"NASS" stands for the North American Spine Society, and each year it holds an annual meeting much like other associations to become smarter, inspired, and updated in the field of spine surgery. This year I was invited by my client, Orthofix Spine, to attend the Chicago meeting with them and provide interest at their booth in the Technical Exhibition. I'd be painting fine art pieces [incorporating the spine] on the booth, and interacting with passersby. Then we would auction off the works to raise money for a donation to the NASS research fund.
I accepted the job, excited to use my looser fine-art painting techniques with a medical illustration client. Usually I do glossy product marketing images or operative technique illustrations for Orthofix Spine. This would be a chance to show off my drips and paint strokes outside my studio.
I showed Orthofix various pieces and got their feedback about which styles they liked. We decided to mix pen and ink drawings with messy loose background color. I drew the spines, vertebrae, and bone scaffolding I'd need ahead of time, on vellum, and adhered it to canvas with soft gel medium. (I've had good luck with this in the past, and can even get some of the canvas texture to show through my collage.) I can paint around and over the vellum after it's dry. We decided on four canvases, so I went ahead and finished two of them during the weeks prior to NASS. Then I arrived with two "blank" canvases that weren't all that blank, for painting on Wednesday and Thursday at the show. I'm very glad I approached it this way, as I had a plan and finished drawings to work with publicly. As I told some of the attendees, it wouldn't be as much fun to watch me draw a spine all morning. And it took the pressure off.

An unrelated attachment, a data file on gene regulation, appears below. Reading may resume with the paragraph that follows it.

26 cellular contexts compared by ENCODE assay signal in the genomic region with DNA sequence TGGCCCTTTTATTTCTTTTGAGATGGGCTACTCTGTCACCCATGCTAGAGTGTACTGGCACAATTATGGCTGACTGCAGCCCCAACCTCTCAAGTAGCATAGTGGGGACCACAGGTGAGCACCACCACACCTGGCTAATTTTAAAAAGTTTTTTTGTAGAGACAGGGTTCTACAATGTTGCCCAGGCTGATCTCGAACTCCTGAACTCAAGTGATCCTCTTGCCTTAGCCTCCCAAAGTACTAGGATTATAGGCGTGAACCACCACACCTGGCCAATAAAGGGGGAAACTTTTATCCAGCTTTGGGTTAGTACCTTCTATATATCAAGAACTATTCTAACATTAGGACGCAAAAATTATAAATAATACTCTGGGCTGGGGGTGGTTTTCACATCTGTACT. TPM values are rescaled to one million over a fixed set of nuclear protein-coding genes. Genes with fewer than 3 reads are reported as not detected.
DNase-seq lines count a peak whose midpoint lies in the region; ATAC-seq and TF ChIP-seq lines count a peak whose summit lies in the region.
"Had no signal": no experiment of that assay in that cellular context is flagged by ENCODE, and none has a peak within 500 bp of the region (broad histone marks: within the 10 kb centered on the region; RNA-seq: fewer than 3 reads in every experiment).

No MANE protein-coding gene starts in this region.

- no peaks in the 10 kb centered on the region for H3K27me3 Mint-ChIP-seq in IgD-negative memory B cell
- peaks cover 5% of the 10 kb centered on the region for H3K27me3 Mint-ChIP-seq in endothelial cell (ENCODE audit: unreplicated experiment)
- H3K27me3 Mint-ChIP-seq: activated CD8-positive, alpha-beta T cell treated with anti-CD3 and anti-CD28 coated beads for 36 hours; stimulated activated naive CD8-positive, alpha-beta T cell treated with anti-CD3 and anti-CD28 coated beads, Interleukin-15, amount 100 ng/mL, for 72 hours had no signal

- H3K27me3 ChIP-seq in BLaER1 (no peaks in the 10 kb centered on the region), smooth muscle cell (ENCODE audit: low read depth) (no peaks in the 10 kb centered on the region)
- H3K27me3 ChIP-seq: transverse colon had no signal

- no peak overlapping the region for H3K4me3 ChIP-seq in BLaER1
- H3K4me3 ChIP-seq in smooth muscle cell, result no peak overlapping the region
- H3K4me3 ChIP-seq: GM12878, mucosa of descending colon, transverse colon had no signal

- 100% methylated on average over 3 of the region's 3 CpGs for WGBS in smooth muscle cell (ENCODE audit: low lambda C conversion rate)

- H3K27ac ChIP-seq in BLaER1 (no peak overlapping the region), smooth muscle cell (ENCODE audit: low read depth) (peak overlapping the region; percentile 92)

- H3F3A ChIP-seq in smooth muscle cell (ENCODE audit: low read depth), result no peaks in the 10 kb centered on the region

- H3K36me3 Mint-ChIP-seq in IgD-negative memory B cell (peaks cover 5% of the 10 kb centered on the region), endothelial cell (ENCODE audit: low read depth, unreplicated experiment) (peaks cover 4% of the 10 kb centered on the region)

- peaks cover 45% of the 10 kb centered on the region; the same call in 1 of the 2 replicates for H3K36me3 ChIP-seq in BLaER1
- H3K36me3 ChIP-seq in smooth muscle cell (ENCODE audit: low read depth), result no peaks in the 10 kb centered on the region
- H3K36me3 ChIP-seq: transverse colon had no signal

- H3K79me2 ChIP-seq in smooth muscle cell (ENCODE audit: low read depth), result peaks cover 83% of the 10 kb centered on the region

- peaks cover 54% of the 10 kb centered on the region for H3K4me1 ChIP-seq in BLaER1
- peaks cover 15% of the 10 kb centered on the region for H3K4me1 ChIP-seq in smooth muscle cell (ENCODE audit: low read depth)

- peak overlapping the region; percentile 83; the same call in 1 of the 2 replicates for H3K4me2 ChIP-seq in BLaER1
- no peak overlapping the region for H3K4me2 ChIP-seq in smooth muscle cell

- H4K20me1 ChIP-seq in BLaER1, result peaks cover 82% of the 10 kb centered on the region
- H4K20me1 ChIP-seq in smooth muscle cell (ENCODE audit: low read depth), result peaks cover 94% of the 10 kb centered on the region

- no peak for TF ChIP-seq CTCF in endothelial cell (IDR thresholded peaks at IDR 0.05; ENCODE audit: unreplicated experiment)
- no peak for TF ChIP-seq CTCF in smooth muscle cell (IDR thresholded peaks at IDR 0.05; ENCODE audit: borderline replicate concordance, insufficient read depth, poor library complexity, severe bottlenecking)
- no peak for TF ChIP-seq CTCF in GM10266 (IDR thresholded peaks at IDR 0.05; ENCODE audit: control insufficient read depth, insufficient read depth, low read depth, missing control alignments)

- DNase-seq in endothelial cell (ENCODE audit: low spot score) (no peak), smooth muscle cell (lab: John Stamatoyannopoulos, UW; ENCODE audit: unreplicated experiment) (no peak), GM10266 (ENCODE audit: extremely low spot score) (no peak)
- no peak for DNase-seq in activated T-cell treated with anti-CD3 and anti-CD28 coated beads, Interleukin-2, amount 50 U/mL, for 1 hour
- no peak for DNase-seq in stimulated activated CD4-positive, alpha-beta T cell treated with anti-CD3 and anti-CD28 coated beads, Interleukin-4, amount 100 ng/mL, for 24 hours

I was a little nervous - this was my first time painting live - and I stepped up to the easel with all my paints, brushes, and canvases prepared. For the first 30 minutes I felt butterflies, but then I settled in to the task. It was pretty fun, and even made me consider doing more live-painting in the future. I didn't mind groups of people watching me; in fact I tried to encourage questions when I could. My main challenge was timing my spurts of creation around the scheduled speakers who shared the same podium area. Yes, I'm saying that in the future I'd like fewer breaks!